that when we consider this banking system again attempt will not succeed. I am surprised that Mr. BLAINE. What my colleague [Mr. we shall prohibit the Government from keepmy colleague, with the history of our State | Lynch] suggests is a mere matter of form. ing deposits in any of these banks, to be banked before him, should make this motion. I have The amendment as offered by me is entirely upon and scattered by the half million as was looked at the report of the Comptroller of the pertinent to the pending bill. I rise now to done by the bank in this city which lately exCurrency, and I find the fact to be in regard to correct my other colleague's [Mr. Pike's fig ploded. If you transfer the tax to deposits, I the banks of Maine, according to the returns He is usually very accurate, but he is venture to say that before this session closes of July and October last, that they pay a tax out of the line just now. I understand him to you will so restrict the system of deposits as of less than one per cent. per annum on their say that the national banks now in existence to diminish the collection of taxes from the capital.

are no more heavily taxed by the national Gov- national banks with their dividends and reserve Mr. BLAINE. I made my statement in ernment than the State banks formerly were profits averaging probably forty per cent. per view of the tax to be levied under the decision by our State laws. Now, the gentleman knows of the Supreme Court-not what has been but that for years and years in Maine we had a tax Mr. BLAINE. Does the gentleman from what is to be imposed hereafter.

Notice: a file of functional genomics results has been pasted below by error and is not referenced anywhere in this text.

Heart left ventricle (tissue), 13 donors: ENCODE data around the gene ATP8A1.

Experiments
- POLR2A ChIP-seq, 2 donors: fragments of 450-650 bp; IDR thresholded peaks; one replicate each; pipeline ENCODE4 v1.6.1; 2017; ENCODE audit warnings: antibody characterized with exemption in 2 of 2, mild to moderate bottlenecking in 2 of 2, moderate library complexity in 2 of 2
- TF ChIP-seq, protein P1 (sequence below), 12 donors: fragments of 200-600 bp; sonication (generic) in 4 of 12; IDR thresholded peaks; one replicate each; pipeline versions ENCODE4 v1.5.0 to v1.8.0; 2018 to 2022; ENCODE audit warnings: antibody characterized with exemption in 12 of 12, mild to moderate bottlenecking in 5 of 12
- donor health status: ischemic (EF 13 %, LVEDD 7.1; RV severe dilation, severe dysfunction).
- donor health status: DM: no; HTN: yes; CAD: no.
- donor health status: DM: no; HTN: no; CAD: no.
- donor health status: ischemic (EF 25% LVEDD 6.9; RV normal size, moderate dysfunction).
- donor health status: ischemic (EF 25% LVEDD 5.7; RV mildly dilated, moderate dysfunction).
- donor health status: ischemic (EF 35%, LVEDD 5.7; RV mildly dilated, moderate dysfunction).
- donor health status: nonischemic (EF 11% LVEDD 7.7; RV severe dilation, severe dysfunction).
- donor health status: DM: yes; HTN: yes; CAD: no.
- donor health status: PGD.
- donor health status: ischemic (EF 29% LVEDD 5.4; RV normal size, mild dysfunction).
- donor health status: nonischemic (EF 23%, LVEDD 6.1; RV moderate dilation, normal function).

of one per cent. only on the capital of the Pennsylvania [Mr. KELLEY), understand that Mr. PIKE. Now, then, our banks for a banks, as levied directly by State authority. my amendment proposes any change in that series of years have paid to the State one per Their circulation was not limited as is that of

respect? cent. on their capital. The United States the national banks. No matter how much it Dir. KELLEY. The gentleman from Maine gathers less than one per cent. upon it and in was, they were not taxed on their circulation, || [Mr. BLAINE] proposes to put a tax upon return therefor furnishes them with their cir- and were not taxed for a license. They paid | deposits. culating notes. So that to-day the banks of only one per cent. on their capital stock. The Mr. BLAINE. I do not propose to put any Maine are paying a less amount to the General national banks pay for a license, five per cent. more tax upon deposits than is imposed now. Government than they have heretofore paid to on their annual net earnings, one per cent. Mr. KELLEY. It will prove to be putting the State, and by law they are exempt from State annually on their circulation, and a half per the tax upon the gas of the balloon after the tax. It is said that they have now to pay local cent. on their deposits.

balloon has exploded. taxes, in accordance with the decision of the Mr. PIKE. The average tax, taking the Mr. BLAINE. If the gentleman will explain Supreme Court. Well, local taxes are burden- July and October returns of 1865, on the cir- to the House how taxing deposits is going to some, but farmers, merchants, and everybody | culation and deposits of Maine banks amounted facilitate banking on deposits, he will give us else have to pay them, and in the banking act to eighty-two one hundredths of one per cent. some new light upon it. it is provided specially that the national banks I take those two months because they give a